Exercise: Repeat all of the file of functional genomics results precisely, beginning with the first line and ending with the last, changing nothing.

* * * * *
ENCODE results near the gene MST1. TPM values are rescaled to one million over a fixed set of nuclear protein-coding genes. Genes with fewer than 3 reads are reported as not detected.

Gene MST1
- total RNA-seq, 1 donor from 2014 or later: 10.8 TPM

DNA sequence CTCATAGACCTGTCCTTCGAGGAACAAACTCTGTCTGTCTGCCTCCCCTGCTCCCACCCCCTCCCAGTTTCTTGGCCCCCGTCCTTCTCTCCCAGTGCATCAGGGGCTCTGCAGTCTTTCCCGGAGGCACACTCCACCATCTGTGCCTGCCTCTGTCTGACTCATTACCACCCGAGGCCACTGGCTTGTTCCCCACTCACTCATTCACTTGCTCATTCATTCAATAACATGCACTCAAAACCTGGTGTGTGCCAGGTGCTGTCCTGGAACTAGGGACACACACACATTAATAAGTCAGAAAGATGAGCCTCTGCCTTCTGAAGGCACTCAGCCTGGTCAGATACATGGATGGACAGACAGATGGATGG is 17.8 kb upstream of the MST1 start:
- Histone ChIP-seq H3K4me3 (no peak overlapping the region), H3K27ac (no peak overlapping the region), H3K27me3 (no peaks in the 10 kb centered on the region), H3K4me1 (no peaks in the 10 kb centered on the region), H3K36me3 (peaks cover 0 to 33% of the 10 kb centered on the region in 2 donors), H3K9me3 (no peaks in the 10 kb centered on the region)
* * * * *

ENCODE results near the gene MST1. TPM values are rescaled to one million over a fixed set of nuclear protein-coding genes. Genes with fewer than 3 reads are reported as not detected.

Gene MST1
- total RNA-seq, 1 donor from 2014 or later: 10.8 TPM

DNA sequence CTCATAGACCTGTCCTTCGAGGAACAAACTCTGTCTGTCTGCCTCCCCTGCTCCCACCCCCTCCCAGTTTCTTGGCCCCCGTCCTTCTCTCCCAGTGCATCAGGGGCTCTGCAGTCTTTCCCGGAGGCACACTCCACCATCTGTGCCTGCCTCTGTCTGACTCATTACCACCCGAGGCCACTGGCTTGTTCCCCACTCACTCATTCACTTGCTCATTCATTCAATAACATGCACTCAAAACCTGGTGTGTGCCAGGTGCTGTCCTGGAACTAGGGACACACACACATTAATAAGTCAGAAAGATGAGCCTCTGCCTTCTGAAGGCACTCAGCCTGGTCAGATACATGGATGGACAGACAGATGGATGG is 17.8 kb upstream of the MST1 start:
- Histone ChIP-seq H3K4me3 (no peak overlapping the region), H3K27ac (no peak overlapping the region), H3K27me3 (no peaks in the 10 kb centered on the region), H3K4me1 (no peaks in the 10 kb centered on the region), H3K36me3 (peaks cover 0 to 33% of the 10 kb centered on the region in 2 donors), H3K9me3 (no peaks in the 10 kb centered on the region)